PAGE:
New film highlights NASA’s warning of a potential Solar Armageddon that knocks out power grids across the globe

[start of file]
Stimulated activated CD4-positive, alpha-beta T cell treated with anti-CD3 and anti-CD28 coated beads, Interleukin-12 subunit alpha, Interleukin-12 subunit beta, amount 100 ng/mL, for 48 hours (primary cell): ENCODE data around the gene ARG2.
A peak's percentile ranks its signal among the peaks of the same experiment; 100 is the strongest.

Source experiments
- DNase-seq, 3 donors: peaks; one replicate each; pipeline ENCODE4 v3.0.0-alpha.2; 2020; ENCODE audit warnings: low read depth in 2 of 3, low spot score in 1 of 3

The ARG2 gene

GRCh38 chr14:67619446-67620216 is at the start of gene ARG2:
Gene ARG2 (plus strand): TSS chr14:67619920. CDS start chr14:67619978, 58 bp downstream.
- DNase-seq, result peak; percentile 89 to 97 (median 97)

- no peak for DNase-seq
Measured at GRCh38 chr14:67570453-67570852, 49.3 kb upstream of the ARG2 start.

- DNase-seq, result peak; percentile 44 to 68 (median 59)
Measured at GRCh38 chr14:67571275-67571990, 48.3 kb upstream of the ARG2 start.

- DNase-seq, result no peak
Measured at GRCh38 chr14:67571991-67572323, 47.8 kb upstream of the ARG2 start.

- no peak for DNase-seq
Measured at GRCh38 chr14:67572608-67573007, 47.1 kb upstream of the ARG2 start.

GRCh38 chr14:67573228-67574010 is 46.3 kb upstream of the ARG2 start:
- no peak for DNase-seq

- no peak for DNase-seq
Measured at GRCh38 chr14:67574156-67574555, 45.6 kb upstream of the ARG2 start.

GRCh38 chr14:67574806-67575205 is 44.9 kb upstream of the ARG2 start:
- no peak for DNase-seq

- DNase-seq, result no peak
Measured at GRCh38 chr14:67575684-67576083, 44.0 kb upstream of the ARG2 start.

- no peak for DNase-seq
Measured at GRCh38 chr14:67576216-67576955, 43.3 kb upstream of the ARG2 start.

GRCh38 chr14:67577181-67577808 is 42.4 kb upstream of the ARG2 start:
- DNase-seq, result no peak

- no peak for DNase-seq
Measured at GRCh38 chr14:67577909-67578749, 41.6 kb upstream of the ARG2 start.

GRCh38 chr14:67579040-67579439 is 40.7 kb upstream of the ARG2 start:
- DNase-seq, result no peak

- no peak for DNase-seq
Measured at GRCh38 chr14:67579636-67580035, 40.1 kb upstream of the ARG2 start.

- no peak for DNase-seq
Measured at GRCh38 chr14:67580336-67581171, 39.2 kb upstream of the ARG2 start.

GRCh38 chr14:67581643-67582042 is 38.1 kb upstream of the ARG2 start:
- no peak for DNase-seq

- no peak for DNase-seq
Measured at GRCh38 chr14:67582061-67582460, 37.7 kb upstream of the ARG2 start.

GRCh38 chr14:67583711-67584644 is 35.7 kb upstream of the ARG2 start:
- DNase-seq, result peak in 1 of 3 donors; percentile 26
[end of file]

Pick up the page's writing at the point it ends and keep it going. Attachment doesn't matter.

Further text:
Perhaps, as a tech-savvy citizen, you are worried about the financial cost of data breaches, or our increased vulnerability to terrorist hackers, or the erosion of our digital civil liberties. Don’t be. Instead, worry about the complete collapse of our power grid. NASA is warning that there’s a 12 percent chance an extreme solar storm will hit Earth in the next decade, sending out massive shock waves that would knock out grids across the world. The economic impact of this doomsday scenario could exceed $2 trillion — or 20 times the cost of Hurricane Katrina, according to the National Academy of Sciences. NASA first made this warning in 2009, when a study it funded detailed what might happen to our high-tech society in the event of a super solar flare — essentially the equivalent of bad space weather. An extreme geomagnetic storm would follow, melting copper windings of transformers at the heart of many power distribution centers. But few listened. And there was very little news coverage. Then in 2012, NASA’s prediction almost came true, with Earth experiencing a close shave by a solar storm that tore into our orbit. The storm hit a solar observatory that was equipped to measure the impact, providing precious data that confirmed NASA’s previous warnings of the severe consequences these storms pose. But again, few noticed. Recently, commemorating the two-year anniversary of the near-miss, NASA put out a press release with even more research, noting there’s a 12 percent chance that such a catastrophic solar storm will actually hit Earth in the next decade, with ramifications to modern society lasting for years. And again, no one noticed. It turns out scientists are really bad at PR. To be fair to them, society’s appreciation for science is abysmal anyway. FULL REPORT